One thing I haven’t seen mentioned in this discussion is the fact that these events are all food-based social events. For people with any food restrictions (allergies/intolerances, religious/moral beliefs, etc.), a dinner party can be an event filled with landmines. People are often offended or annoyed if someone doesn’t eat the food they’ve prepared. Having to explain that you can’t eat that particular item (or multiple items), generally results in an onslaught of questions and comments about your eating habits. The best anyone with food restrictions can hope for is that no one notices you haven’t eaten much (taking a tiny amount and pushing it around the plate is sometimes effective, but only if you’re able to be that close to the food in question without any ill effects).

    Some people would probably say that the person with the restriction should speak up ahead of time, but that rarely works. If extended family members can’t be bothered to remember, your co-workers are unlikely to. Even if they do remember, they won’t have the same standards and rarely understand how dangerous cross-contamination can be.

    So rather than being the “difficult” or “picky” or “attention-seeking” co-worker (these are all assumptions made about people with food restrictions), maybe they’d prefer to just be the “anti-social” co-worker. There’s no win in that situation.

    1. Nancy*

      Just as food can be problematic, so can alcohol. In my experience, a lot of these events involve alcohol, even if it’s just a glass of wine served with dinner. For those of us who can’t drink, there’s a whole additional difficulty. There doesn’t seem to be such a thing as a simple “no, thanks.” People feel empowered to ask why, and speculate (pregnancy, alcoholism, medications, religion) if you don’t want to talk about it. It turns events that are purported to be about team-building into awkward and potentially divisive situations.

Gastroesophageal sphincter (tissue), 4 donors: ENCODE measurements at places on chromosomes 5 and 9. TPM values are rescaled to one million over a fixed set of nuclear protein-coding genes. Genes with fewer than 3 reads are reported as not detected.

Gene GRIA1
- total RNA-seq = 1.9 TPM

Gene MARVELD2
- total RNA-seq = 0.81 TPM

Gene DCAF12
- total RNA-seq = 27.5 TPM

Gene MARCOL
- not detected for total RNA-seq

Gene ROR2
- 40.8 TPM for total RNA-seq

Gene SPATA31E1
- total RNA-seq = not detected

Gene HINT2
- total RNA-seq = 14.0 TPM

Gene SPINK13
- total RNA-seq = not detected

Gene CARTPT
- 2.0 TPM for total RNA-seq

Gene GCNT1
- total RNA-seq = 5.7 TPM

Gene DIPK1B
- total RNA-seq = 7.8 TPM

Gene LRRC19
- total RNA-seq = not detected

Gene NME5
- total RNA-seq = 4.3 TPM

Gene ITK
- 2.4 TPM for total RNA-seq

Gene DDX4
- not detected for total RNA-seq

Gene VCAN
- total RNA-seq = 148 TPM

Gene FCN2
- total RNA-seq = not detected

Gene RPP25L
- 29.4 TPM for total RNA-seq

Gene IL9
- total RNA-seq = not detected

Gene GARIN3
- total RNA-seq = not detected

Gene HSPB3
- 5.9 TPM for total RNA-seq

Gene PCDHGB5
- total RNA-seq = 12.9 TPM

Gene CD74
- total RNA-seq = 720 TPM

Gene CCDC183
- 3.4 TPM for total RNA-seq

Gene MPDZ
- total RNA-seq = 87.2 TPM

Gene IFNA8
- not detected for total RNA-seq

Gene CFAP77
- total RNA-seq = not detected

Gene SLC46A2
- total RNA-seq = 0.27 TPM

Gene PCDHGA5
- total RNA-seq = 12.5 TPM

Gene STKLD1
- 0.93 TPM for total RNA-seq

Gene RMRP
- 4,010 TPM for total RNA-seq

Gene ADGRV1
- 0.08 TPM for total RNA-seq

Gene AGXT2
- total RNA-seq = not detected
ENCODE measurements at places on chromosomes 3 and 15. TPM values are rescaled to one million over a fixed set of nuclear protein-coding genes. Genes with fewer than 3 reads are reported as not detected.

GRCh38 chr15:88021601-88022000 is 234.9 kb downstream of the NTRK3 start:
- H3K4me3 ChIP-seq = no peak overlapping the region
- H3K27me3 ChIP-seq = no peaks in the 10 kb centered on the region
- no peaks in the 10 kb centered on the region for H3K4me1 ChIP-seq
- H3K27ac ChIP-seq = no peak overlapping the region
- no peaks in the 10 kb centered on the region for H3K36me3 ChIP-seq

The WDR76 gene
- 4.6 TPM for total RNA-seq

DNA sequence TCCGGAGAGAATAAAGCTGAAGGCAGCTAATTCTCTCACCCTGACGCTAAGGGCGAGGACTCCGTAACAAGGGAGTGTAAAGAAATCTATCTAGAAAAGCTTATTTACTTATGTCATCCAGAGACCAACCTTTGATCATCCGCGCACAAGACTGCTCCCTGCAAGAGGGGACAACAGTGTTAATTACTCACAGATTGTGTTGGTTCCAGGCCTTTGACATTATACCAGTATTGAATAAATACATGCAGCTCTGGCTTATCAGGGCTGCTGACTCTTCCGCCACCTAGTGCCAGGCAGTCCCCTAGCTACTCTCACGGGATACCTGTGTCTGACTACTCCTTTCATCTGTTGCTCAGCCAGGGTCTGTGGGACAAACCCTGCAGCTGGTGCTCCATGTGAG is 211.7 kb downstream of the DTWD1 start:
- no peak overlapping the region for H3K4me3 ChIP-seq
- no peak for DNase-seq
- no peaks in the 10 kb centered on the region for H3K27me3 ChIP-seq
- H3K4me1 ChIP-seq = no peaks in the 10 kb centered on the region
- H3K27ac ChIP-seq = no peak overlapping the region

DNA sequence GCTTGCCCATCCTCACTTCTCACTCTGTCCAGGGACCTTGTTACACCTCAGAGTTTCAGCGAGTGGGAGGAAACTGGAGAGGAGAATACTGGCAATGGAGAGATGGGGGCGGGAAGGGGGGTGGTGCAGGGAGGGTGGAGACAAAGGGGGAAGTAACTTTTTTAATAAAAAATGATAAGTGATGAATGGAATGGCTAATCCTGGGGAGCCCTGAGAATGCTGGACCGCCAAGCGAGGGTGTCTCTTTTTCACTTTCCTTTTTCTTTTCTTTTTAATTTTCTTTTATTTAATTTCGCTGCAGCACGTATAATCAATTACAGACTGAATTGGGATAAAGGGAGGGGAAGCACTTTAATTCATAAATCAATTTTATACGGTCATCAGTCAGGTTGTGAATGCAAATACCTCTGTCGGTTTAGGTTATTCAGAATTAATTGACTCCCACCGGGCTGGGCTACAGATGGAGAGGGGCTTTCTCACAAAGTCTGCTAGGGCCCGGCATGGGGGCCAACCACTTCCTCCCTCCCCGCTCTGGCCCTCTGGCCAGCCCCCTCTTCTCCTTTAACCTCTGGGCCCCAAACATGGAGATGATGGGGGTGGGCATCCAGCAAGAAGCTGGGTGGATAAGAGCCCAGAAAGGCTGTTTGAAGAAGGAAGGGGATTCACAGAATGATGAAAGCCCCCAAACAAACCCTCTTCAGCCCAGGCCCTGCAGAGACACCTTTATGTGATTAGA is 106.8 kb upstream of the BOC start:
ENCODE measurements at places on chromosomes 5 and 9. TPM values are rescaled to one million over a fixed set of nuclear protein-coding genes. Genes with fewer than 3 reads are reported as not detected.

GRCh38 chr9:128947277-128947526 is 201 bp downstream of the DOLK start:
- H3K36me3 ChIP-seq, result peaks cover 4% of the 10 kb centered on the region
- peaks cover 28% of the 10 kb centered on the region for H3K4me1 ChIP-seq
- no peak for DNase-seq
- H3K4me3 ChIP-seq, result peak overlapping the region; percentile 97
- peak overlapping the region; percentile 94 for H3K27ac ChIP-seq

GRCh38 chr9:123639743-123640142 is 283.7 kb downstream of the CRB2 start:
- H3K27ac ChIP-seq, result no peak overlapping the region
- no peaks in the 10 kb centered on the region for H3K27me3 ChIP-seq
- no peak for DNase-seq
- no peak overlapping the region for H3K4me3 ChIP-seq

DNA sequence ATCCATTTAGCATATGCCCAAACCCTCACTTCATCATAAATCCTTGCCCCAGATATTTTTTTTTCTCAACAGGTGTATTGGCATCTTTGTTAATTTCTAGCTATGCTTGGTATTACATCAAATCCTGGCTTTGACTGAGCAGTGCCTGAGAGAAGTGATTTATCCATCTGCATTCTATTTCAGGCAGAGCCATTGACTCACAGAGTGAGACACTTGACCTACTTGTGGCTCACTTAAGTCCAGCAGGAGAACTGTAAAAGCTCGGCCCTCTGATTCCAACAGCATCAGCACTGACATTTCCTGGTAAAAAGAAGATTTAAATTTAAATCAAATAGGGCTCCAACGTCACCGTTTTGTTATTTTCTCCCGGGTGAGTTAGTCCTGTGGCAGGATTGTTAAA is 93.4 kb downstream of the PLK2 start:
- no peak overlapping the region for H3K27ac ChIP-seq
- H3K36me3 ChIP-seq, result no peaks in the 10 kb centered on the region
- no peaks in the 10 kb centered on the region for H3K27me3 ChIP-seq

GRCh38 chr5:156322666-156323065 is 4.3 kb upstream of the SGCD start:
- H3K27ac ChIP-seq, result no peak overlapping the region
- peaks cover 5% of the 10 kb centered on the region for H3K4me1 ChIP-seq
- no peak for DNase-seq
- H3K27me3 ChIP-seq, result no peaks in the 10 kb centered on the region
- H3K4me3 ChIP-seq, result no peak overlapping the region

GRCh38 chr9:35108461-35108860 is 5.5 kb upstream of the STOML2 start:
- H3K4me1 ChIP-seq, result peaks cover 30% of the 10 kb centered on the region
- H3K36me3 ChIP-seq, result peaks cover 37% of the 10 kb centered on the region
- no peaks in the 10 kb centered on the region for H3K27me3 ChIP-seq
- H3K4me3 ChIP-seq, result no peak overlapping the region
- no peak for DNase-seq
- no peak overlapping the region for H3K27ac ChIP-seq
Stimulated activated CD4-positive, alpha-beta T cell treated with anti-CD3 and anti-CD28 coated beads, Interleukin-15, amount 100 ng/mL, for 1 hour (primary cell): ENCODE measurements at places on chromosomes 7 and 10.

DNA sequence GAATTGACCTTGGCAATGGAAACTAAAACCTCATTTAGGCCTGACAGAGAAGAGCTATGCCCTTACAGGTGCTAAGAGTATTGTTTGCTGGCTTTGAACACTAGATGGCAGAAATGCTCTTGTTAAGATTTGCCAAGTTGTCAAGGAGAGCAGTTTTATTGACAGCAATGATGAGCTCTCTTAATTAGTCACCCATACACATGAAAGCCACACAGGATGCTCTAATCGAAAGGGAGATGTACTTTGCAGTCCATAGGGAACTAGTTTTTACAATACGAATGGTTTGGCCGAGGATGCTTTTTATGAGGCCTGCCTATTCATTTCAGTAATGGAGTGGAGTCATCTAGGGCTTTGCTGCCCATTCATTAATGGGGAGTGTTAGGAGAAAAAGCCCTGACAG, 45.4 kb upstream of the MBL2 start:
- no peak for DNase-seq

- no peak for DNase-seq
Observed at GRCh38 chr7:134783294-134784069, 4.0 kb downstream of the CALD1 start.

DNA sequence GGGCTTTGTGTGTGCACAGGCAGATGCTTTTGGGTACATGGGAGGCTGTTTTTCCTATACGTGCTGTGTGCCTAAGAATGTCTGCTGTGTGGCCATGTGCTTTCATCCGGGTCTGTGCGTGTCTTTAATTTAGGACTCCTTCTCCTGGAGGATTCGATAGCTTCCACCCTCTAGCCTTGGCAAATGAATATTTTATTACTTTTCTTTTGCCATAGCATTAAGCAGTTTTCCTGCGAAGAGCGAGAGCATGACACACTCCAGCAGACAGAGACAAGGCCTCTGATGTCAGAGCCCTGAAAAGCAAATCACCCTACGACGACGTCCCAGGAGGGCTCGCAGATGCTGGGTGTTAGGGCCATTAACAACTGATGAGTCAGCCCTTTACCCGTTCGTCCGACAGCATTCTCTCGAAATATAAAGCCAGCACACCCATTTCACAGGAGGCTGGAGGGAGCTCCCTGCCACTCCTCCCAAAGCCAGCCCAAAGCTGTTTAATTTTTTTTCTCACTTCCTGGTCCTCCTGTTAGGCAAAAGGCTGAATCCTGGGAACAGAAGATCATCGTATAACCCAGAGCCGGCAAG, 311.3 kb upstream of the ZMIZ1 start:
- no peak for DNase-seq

1. lm*

        Absolutely, it’s often the exact same scenario. Some people just won’t accept a polite “no, thank you” and leave it be. And then there are the “just try a little” demands, as if a smaller amount somehow makes a difference. At that point you can hold firm with a repeated polite decline or be forced to divulge the real reason (and then deal with the questions and comments about that).

  32. Anonymous*

    Everyone here is an adult, and understands that sometimes you just gotta suck it up and attend the after-hours company event whether you enjoy it or not.


    a) if you’re really deciding whether someone is going to get a promotion or not based on participation at your fantastic dinner party, be upfront about that. Don’t say that would never happen and then in the next breath say that it’s okay to skip if you just want to be a worker bee forever;

    b) don’t assume that dinner with you and your wife is a ‘reward’ for me. Frequently it is not. A good manager would know that one man’s reward is another man’s hell, and not penalize anyone for thinking so.

    1. John*

      As the author of the comment that got so divisive, I reply:

      a) I completely agree with you. I didn’t mean to imply that attending social events is critical to promotion, just was trying to point out that it’s one of many, many factors (the most important being the quality of work)